Andy Hackbarth is a Carbondale native who recently bought a historic hotel in Saguache, which he and his father are renovating in hopes of a mid-2021 opening — visit sauachehotel.com for more.
Q: You have such an extensive music background. Care to share a little bit?
A: I started getting into music when I was about 12 years old, and I was really into bluegrass music. I used to hang out at Great Divide Music Store as a kid, and when I was maybe 14 years old I started playing several summers at the Aspen Music School. As time went along I had a band and we played a lot in the valley. We played several times at the Wheeler; John Oates had a songwriting festival that I performed in and I even played at Mountain Fair one year. Carbondale Council on Arts and Humanities actually gave me my first scholarship to the Aspen Music School.
Q: Did you go right into traveling after that?
A: I did the first three years of college at Lawrence University. My junior year I came back in-state to CU Boulder to finish my classical guitar degree. It was at that point that I started touring a little bit. I formed a band and started doing local tours around Colorado — including the valley. I then graduated from CU Boulder, and then decided to go to Nashville to pursue a singing/songwriting career.
Q: What was it like to be immersed in that environment?
A: It’s incredibly competitive — but not cut-throat like New York or L.A. — it was just a very welcoming community. Everybody is sort of a big shot in their own small town and then everybody goes to Nashville and finds out there are really talented musicians there. It’s a very humbling experience, but if you stick it out it makes you so much better.
Q:You did some work on a cruise ship. What was that like?
A: It was the middle of winter, I had no gigs, no money, and my dad asked if I had ever given thought about the cruise ships. I hadn’t thought about it too seriously, but it seemed like the right time. I started off with one contract and then one contract turned into six years. I started off as a singer/songwriter on the ships and then I taught myself to play piano to get the Piano Bar gig which was a late night adults-only do whatever you want show.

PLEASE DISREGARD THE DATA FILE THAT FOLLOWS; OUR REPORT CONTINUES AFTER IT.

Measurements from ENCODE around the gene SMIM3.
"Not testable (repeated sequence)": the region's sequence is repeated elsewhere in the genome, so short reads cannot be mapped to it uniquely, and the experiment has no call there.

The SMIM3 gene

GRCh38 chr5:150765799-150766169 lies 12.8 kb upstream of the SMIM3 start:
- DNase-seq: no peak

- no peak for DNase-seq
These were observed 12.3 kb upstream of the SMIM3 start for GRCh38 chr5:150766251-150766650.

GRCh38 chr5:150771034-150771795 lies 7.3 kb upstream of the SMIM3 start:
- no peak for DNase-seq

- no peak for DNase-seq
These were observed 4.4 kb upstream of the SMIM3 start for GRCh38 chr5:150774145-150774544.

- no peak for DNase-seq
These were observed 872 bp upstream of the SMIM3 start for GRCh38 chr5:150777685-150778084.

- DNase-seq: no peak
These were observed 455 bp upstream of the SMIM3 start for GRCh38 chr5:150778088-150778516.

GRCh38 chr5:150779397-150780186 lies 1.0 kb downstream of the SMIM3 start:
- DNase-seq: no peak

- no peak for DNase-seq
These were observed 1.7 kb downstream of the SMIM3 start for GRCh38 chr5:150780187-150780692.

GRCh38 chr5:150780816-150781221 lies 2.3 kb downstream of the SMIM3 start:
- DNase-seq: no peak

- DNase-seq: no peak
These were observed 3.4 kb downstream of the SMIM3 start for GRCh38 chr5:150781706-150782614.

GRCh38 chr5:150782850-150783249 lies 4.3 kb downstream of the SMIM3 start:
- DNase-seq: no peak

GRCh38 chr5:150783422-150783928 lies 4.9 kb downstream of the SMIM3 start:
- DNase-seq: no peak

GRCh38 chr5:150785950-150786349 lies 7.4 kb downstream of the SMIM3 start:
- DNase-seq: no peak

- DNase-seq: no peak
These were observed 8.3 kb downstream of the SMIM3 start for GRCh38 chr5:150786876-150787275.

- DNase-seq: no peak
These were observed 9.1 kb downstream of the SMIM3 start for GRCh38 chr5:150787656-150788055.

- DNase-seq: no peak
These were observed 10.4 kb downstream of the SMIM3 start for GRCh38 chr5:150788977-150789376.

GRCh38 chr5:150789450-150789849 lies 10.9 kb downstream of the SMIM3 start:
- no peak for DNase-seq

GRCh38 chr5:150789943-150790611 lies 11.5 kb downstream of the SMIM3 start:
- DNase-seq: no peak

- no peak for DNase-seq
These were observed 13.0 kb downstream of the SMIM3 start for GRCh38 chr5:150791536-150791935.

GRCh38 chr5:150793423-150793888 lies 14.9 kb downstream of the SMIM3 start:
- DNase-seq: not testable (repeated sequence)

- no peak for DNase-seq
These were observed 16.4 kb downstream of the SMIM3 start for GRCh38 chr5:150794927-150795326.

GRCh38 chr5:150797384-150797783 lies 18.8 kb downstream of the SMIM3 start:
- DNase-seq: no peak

I got to travel all over the world: Australia, New Zealand, Asia, South America, the Caribbean. I eventually transitioned into a guest entertainer, which was a headline position. I would meet a ship in port, meet the band, have one 45 minute rehearsal, and then we would do shows that night in the theatre. It was a crazy format!
Q: And in that time you bought a hotel in Saguache! What has that transition been like?
A: I have been in motion for years. It was such an adjustment to be in the same place, to slow down, breathe, and live a somewhat more conventional lifestyle. I think this hotel can encompass all of these things that I am passionate about, and to have a place here that’s centered around music and art. I think is going to be really rewarding. I think the people would love to have a little more entertainment and culture available to them.
The really cool thing about this property is the potential for alternative energy. We’re incorporating a lot of active solar energy as well as passive energy because it is south facing. We really want to be moving toward a sustainable building here, and always asking ourselves how we can make this a really cool place that is also very sustainable that won’t have a huge negative impact on the environment and area?
Q: That’s really exciting to hear!
A: The project was really overwhelming when I was stuck on the ship, and trying to figure out how this will work. Now that I am here and living in the town, and being in the hotel everyday. We’re just making so much progress that I don’t have any doubts or regrets. I’m already to see everything fall into place and it’s going to be a special place.
I want people to feel like they were a part of this. This is a community project, this is not just me. I’m not a rich developer, I’m just a normal dude and I’m going to make this happen because of everybody involved.